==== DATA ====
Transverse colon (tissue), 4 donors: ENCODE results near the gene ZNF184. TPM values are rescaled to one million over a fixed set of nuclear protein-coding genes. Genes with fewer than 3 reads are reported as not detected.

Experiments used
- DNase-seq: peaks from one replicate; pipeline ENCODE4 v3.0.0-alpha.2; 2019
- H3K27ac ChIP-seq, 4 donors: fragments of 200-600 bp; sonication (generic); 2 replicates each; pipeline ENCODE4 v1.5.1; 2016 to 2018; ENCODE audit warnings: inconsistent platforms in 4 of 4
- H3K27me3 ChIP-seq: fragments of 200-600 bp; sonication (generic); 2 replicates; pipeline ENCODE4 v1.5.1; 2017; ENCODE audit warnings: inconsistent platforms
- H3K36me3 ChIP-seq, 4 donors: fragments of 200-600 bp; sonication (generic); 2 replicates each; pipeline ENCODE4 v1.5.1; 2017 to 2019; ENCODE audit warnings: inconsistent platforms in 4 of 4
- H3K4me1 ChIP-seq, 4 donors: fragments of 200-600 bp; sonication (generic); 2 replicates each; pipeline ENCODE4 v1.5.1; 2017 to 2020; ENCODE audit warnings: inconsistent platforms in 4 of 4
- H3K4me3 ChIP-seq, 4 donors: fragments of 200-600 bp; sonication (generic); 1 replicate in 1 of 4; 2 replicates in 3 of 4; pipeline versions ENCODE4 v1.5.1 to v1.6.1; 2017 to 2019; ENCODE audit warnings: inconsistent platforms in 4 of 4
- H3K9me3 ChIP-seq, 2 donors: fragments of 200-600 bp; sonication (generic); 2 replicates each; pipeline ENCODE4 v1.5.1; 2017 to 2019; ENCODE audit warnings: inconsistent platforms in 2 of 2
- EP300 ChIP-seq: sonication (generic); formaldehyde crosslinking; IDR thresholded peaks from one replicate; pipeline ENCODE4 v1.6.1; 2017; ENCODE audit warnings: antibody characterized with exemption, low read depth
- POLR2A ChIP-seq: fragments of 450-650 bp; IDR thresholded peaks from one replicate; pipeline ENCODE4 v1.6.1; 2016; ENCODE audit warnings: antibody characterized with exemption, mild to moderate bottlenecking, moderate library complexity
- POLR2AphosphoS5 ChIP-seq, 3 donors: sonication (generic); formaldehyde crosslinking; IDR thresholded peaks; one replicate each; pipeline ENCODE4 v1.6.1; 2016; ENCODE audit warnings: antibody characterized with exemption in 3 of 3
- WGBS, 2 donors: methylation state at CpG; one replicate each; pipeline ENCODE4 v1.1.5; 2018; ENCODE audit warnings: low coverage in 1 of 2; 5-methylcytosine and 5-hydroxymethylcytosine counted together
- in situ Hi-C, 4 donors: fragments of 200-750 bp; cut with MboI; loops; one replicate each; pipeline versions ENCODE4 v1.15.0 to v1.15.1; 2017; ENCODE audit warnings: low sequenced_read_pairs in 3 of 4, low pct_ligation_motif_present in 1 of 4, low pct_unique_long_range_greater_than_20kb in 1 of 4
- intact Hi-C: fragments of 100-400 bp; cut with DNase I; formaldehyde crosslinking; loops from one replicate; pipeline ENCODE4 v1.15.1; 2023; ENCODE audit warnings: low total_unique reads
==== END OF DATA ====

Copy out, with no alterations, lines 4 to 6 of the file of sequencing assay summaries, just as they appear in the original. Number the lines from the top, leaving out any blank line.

- H3K27ac ChIP-seq, 4 donors: fragments of 200-600 bp; sonication (generic); 2 replicates each; pipeline ENCODE4 v1.5.1; 2016 to 2018; ENCODE audit warnings: inconsistent platforms in 4 of 4
- H3K27me3 ChIP-seq: fragments of 200-600 bp; sonication (generic); 2 replicates; pipeline ENCODE4 v1.5.1; 2017; ENCODE audit warnings: inconsistent platforms
- H3K36me3 ChIP-seq, 4 donors: fragments of 200-600 bp; sonication (generic); 2 replicates each; pipeline ENCODE4 v1.5.1; 2017 to 2019; ENCODE audit warnings: inconsistent platforms in 4 of 4